By Robert Freedman, Senior Editor, REALTOR® Magazine
When you look at the success of FHA over the last few years since the downturn you have to wonder what’s up with the banks.
Although the agency has had its credit challenges it never lost sight of the tough times borrowers face in the market today.
A case in point is its credit score policy. Even for struggling households whose credit score is as low as 580, the agency will back their mortgage as long as they’re buying their primary residence and they can show they’re prepared to be responsible home owners—and they can still get a low down payment.
FHA’s reward for this policy, if you can call it that, is a 30-percent market share and a continuing sound financial position, notwithstanding the chatter in the media earlier this year when it took steps to boost a secondary reserve after it dipped below a congressionally mandated level.
You see nothing like this with the banks, despite the tens of billions of dollars they received from the federal government under the Troubled Asset Relief Program (TARP) and the Federal Reserve’s $1.25 trillion investment in mortgage-backed securities.
Banks today will hardly look at borrowers with credit scores below 650. And for those with scores as low as 620, households probably don’t even get the option of submitting an application.
This is more than a shame for the borrowers, many of whom, as FHA has demonstrated, are well prepared to be home owners; it’s an unnecessary constraint on home sales.
Speaking before REALTORS® yesterday at the NAR Conference & Expo in New Orleans, FHA Commissioner David Stevens said banks’ cookie-cutter approach to who can and can’t qualify for mortgage financing is artificially constraining home sales by as much as 20 percent of the market at a time when the economy is looking to a healthy real estate sector to spur growth.
“We need to hold banks accountable,” he said. Banks shouldn’t be using “a FICO score to determine a one-size-fits-all scenario” for borrowers.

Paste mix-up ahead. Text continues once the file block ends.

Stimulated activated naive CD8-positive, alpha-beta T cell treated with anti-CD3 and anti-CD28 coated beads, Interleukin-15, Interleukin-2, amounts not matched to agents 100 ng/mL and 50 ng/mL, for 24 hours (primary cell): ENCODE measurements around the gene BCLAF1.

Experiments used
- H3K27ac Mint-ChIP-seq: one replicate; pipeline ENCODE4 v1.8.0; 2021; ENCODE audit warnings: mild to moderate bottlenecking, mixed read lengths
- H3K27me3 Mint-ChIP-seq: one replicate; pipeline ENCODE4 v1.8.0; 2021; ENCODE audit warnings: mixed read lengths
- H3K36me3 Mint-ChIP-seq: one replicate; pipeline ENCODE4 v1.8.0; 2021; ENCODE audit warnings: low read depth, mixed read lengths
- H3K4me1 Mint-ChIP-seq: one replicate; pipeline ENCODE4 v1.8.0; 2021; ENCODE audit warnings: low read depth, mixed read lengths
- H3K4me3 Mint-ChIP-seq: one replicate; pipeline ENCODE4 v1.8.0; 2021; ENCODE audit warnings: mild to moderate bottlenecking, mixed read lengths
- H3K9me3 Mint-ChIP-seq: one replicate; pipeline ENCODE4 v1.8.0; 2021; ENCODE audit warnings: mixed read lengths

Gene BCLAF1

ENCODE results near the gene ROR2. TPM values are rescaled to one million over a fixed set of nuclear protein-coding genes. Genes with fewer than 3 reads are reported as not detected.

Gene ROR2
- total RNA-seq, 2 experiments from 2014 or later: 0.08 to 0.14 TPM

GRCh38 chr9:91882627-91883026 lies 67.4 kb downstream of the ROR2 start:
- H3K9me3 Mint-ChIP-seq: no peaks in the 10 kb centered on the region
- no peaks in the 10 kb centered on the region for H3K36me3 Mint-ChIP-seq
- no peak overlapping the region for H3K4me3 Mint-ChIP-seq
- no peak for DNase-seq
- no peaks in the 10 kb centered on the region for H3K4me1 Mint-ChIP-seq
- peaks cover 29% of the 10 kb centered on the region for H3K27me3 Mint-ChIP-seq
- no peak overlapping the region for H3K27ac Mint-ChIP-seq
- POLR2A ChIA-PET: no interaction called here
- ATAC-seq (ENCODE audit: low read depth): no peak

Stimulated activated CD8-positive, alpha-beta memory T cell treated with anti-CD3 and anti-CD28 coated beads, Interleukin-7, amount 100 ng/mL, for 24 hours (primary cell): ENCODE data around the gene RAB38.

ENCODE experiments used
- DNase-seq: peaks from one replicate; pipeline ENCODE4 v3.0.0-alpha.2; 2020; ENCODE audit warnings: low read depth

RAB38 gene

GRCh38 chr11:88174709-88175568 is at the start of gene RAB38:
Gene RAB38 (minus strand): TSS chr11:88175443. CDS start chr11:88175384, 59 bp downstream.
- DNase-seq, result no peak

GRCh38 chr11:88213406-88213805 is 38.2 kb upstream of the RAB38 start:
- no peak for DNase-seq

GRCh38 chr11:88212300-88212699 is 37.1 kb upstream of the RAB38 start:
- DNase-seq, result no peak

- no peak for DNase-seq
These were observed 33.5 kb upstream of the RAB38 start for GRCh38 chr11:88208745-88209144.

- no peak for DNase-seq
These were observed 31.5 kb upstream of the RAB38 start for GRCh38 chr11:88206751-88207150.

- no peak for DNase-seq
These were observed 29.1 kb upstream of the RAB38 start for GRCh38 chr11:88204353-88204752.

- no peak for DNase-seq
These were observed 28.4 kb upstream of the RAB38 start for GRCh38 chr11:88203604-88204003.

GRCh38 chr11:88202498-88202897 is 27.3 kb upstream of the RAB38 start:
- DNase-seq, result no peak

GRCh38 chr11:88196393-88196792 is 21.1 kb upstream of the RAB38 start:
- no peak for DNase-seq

Stevens, a 30-year mortgage and real estate industry veteran before heading up FHA two years ago, said it wasn’t that long ago that loan originators had no choice but to look carefully at each and every mortgage application and determine applicants’ creditworthiness not based on a credit score but on what they could glean from their file. That practice started to change in the mid-1990s with the introduction of automated underwriting programs like Loan Prospector, which uses credit scores and other data to enable underwriters to calculate loan risk without originators having to delve deeply into applicants’ files.
Stevens suggested lenders bring back some of those traditional underwriting practices because too many borrowers today aren’t getting a fair shot at mortgage financing.
Given that the huge echo-boomer generation is entering prime home buying age, the mortgage industry faces an imperative to get its act together, he suggested. For many of these young people, all they know about home ownership is the mortgage meltdown. Stevens said he’s concerned about losing this generation of households to home ownership if the banks don’t start closing what he called their “trust deficit” with consumers.
“Payback is due,” he said. After TARP, after the Fed’s intervention in the market for mortgage-backed securities, and after its accommodative interest rate policy (which Stevens said has handed banks a refinance boom), the banks need to start looking beyond credit scores to find creditworthy borrowers one at a time. “Stop eliminating 10 to 20 percent of the market for people who are able to buy a home,” he said.